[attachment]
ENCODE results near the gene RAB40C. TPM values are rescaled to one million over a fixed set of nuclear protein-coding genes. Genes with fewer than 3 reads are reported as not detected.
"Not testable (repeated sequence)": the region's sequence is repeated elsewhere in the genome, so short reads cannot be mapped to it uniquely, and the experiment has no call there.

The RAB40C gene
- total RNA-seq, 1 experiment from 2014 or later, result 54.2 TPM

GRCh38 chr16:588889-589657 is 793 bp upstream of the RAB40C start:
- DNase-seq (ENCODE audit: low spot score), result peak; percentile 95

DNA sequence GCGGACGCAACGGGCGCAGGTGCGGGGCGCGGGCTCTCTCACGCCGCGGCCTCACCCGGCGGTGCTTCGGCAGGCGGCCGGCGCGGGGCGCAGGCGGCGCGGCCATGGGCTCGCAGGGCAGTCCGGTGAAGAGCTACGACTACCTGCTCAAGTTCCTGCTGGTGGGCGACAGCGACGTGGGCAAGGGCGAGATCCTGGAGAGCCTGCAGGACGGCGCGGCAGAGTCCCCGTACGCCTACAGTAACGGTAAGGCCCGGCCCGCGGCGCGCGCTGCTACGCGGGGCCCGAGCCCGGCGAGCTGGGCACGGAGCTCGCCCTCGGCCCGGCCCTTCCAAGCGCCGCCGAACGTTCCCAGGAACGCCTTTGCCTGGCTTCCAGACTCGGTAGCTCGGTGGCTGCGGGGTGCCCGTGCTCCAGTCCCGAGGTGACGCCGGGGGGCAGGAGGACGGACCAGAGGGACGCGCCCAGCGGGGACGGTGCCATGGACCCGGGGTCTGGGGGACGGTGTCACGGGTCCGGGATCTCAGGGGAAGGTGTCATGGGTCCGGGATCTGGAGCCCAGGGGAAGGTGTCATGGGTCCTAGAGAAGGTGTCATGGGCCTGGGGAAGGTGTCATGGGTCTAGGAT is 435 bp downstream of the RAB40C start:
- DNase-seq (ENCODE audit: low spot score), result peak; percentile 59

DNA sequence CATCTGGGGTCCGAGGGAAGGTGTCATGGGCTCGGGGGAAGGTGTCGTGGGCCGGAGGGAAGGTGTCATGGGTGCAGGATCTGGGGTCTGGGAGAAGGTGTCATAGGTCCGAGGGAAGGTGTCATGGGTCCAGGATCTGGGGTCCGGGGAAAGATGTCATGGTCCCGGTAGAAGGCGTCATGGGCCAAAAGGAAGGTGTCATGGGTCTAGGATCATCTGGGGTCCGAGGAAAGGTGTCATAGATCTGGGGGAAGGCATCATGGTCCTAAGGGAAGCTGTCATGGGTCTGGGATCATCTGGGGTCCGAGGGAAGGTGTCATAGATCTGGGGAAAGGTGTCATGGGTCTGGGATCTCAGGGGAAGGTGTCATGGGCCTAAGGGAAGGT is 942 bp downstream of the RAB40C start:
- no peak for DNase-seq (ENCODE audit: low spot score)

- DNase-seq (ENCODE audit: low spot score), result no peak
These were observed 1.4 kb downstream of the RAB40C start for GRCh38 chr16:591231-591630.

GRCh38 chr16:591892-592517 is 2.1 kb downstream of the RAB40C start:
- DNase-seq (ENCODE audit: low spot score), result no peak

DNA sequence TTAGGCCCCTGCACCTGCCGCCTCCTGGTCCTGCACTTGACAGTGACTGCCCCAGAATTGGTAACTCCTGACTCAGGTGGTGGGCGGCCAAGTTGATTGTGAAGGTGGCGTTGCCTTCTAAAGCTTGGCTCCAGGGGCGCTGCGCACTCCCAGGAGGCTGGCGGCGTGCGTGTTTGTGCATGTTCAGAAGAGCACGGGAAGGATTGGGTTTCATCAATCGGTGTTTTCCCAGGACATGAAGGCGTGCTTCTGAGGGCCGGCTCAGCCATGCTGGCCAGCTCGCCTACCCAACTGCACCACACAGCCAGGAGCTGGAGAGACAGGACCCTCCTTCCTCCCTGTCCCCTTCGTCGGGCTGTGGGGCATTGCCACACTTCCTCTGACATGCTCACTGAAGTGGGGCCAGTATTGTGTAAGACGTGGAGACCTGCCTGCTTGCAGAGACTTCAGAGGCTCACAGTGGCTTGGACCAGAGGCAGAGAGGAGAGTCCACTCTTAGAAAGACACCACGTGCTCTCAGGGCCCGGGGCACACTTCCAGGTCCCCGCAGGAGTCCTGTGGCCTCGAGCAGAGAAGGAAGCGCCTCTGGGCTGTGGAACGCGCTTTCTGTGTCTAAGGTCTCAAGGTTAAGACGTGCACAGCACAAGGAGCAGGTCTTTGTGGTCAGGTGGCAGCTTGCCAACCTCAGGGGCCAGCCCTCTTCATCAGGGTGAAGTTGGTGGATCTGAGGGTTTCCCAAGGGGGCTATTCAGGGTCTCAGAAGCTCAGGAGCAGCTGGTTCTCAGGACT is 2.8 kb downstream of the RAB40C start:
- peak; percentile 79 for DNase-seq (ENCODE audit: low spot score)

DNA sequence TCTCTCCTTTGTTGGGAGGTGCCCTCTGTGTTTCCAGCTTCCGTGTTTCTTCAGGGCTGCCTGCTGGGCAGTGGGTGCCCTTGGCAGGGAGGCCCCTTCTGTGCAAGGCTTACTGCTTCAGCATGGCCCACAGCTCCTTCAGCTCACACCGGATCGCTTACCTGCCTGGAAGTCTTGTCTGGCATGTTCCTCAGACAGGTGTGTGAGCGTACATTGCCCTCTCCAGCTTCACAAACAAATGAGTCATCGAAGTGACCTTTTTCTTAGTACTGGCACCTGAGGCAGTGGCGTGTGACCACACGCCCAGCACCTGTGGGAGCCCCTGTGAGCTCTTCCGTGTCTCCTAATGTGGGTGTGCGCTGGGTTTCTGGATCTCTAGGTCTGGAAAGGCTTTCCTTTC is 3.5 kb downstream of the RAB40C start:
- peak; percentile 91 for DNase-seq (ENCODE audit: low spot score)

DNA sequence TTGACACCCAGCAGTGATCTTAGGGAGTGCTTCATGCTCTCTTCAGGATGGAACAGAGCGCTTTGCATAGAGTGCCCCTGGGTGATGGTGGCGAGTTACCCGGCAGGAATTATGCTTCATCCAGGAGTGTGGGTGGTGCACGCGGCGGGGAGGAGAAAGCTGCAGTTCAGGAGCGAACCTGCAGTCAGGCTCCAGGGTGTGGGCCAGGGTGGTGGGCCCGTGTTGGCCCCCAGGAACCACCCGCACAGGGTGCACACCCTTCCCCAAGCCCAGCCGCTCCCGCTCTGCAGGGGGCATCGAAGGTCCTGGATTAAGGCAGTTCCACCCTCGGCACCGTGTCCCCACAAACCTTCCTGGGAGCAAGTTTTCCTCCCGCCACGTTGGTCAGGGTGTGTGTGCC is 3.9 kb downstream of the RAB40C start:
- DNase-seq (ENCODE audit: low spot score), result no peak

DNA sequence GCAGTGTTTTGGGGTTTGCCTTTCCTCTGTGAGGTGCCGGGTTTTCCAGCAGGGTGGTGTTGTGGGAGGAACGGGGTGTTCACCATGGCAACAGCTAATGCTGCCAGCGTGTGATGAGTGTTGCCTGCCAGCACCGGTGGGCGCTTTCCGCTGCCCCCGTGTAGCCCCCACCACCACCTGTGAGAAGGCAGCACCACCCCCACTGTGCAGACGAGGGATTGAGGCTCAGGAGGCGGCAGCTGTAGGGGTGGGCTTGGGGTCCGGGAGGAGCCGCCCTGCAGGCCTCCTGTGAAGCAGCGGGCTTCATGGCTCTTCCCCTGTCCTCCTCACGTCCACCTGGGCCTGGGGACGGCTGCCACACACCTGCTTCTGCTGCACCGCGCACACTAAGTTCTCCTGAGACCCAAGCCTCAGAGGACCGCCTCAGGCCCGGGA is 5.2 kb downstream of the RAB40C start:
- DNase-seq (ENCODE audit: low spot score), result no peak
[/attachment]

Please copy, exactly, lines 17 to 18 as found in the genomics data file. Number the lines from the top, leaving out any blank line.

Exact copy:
DNA sequence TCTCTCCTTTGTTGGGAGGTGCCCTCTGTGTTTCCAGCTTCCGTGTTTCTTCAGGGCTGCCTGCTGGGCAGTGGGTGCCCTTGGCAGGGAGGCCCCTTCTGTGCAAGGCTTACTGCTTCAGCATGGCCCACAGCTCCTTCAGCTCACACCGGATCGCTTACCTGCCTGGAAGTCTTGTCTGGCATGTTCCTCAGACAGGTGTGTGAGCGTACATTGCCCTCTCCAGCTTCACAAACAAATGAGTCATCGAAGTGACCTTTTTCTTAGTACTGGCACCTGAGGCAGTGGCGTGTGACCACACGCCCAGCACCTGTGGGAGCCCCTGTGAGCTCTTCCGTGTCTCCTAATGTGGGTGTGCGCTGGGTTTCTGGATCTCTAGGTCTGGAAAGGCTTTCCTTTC is 3.5 kb downstream of the RAB40C start:
- peak; percentile 91 for DNase-seq (ENCODE audit: low spot score)